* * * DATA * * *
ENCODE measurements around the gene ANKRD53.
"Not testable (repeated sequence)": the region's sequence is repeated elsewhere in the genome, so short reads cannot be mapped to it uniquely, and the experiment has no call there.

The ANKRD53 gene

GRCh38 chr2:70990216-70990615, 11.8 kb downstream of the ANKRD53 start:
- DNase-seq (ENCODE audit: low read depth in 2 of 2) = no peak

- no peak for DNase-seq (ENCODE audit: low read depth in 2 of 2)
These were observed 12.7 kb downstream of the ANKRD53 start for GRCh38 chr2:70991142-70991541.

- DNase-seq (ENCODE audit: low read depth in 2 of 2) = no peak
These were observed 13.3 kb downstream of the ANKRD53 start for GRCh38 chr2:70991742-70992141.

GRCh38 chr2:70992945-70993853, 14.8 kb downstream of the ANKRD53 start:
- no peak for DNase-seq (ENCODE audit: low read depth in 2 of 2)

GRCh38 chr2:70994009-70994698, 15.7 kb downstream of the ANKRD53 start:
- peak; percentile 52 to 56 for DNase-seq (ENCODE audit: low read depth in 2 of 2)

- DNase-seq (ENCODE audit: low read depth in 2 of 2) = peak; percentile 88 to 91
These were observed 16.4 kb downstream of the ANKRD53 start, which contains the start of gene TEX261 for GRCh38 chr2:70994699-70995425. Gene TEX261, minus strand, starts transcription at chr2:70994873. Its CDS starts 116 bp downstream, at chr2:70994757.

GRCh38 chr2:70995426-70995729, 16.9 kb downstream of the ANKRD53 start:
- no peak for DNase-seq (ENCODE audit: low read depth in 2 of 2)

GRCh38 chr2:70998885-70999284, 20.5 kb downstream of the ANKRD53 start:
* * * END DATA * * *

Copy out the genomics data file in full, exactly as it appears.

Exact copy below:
ENCODE measurements around the gene ANKRD53.
"Not testable (repeated sequence)": the region's sequence is repeated elsewhere in the genome, so short reads cannot be mapped to it uniquely, and the experiment has no call there.

The ANKRD53 gene

GRCh38 chr2:70990216-70990615, 11.8 kb downstream of the ANKRD53 start:
- DNase-seq (ENCODE audit: low read depth in 2 of 2) = no peak

- no peak for DNase-seq (ENCODE audit: low read depth in 2 of 2)
These were observed 12.7 kb downstream of the ANKRD53 start for GRCh38 chr2:70991142-70991541.

- DNase-seq (ENCODE audit: low read depth in 2 of 2) = no peak
These were observed 13.3 kb downstream of the ANKRD53 start for GRCh38 chr2:70991742-70992141.

GRCh38 chr2:70992945-70993853, 14.8 kb downstream of the ANKRD53 start:
- no peak for DNase-seq (ENCODE audit: low read depth in 2 of 2)

GRCh38 chr2:70994009-70994698, 15.7 kb downstream of the ANKRD53 start:
- peak; percentile 52 to 56 for DNase-seq (ENCODE audit: low read depth in 2 of 2)

- DNase-seq (ENCODE audit: low read depth in 2 of 2) = peak; percentile 88 to 91
These were observed 16.4 kb downstream of the ANKRD53 start, which contains the start of gene TEX261 for GRCh38 chr2:70994699-70995425. Gene TEX261, minus strand, starts transcription at chr2:70994873. Its CDS starts 116 bp downstream, at chr2:70994757.

GRCh38 chr2:70995426-70995729, 16.9 kb downstream of the ANKRD53 start:
- no peak for DNase-seq (ENCODE audit: low read depth in 2 of 2)

GRCh38 chr2:70998885-70999284, 20.5 kb downstream of the ANKRD53 start: